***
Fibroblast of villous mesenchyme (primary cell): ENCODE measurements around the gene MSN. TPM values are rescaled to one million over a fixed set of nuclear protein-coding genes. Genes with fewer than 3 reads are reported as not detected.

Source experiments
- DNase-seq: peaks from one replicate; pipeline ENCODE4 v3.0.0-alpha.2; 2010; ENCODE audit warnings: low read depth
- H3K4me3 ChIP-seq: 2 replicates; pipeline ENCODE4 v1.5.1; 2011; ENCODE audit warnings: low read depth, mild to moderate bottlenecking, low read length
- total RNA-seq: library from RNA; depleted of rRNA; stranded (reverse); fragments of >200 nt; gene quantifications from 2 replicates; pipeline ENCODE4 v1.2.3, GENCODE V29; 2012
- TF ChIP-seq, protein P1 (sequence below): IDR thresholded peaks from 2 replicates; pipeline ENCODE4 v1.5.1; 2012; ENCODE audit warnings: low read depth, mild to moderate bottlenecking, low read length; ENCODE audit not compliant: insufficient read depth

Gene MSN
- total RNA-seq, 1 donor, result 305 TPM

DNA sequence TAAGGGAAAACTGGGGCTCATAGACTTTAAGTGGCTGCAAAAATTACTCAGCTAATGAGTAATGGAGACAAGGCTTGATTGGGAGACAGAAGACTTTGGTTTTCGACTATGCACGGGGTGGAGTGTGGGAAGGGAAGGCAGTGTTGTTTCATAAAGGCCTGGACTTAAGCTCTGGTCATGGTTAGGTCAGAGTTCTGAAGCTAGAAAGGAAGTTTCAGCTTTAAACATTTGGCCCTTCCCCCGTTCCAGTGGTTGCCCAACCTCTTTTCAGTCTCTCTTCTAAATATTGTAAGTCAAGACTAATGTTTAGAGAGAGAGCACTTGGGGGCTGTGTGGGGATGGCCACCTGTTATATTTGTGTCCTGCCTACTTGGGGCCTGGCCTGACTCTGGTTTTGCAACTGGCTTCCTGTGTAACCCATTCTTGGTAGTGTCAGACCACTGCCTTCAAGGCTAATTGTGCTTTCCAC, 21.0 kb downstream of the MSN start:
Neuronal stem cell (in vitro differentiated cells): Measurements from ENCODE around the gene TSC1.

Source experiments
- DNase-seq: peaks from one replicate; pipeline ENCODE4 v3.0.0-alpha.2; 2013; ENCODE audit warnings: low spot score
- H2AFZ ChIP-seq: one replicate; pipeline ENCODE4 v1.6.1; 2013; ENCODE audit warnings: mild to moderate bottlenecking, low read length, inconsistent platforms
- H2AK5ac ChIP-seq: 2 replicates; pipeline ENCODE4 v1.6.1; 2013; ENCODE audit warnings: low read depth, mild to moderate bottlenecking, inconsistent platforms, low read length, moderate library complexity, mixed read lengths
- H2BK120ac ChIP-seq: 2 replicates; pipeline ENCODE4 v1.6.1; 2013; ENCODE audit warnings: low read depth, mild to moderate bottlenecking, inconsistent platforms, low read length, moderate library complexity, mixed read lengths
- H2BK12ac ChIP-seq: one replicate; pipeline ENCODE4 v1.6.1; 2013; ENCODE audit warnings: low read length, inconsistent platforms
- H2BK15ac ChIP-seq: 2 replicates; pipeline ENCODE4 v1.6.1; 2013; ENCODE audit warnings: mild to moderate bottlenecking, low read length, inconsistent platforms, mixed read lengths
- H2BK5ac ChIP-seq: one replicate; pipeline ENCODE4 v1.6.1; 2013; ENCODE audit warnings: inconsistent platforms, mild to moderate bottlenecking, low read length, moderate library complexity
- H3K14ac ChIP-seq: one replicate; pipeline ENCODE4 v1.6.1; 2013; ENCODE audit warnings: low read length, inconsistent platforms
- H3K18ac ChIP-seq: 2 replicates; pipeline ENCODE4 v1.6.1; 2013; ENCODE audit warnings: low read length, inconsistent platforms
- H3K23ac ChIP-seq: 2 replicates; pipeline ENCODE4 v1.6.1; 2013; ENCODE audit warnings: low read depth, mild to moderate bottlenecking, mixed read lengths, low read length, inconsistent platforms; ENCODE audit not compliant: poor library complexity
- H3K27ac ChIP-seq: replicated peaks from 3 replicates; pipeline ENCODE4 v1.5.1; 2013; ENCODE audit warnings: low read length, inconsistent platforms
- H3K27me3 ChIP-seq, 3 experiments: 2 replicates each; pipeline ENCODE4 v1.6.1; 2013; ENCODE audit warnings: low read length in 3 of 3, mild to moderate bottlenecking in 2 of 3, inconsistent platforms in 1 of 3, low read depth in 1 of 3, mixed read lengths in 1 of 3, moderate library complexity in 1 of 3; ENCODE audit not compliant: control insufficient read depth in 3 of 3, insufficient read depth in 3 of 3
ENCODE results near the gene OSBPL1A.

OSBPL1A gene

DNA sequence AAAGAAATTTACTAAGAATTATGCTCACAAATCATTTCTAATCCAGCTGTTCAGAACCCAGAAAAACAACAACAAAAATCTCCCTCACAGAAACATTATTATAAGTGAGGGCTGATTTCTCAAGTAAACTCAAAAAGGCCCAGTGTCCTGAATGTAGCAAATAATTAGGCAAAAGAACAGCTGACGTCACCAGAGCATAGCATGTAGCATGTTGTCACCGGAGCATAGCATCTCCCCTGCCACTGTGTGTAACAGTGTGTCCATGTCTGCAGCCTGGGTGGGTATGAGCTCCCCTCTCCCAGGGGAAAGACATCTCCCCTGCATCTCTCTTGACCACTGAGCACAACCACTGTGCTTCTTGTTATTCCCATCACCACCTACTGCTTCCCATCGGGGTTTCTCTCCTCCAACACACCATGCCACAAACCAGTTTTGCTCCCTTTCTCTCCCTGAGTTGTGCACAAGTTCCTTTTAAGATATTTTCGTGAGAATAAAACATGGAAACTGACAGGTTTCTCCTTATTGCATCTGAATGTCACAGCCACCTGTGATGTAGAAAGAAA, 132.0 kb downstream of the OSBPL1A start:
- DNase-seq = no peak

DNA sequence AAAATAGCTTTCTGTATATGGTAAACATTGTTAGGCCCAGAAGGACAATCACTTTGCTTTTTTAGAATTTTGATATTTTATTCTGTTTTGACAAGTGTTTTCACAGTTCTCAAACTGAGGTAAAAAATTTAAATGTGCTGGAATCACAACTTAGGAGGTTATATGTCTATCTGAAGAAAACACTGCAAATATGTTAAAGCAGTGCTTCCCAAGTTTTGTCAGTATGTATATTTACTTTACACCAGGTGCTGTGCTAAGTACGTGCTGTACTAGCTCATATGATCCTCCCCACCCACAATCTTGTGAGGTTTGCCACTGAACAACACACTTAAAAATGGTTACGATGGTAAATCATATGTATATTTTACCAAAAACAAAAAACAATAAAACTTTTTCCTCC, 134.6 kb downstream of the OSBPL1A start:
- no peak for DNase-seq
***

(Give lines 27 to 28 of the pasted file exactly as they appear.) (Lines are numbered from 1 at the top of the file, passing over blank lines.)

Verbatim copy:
- DNase-seq = no peak

DNA sequence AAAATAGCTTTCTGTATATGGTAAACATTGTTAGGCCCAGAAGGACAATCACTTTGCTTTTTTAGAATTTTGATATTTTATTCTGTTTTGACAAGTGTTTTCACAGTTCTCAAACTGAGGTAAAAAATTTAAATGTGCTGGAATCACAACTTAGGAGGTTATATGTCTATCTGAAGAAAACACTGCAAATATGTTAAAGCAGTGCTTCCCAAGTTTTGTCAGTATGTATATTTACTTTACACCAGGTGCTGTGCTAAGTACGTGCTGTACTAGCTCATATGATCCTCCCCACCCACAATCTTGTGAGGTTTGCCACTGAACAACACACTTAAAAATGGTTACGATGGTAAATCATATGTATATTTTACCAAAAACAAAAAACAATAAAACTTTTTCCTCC, 134.6 kb downstream of the OSBPL1A start: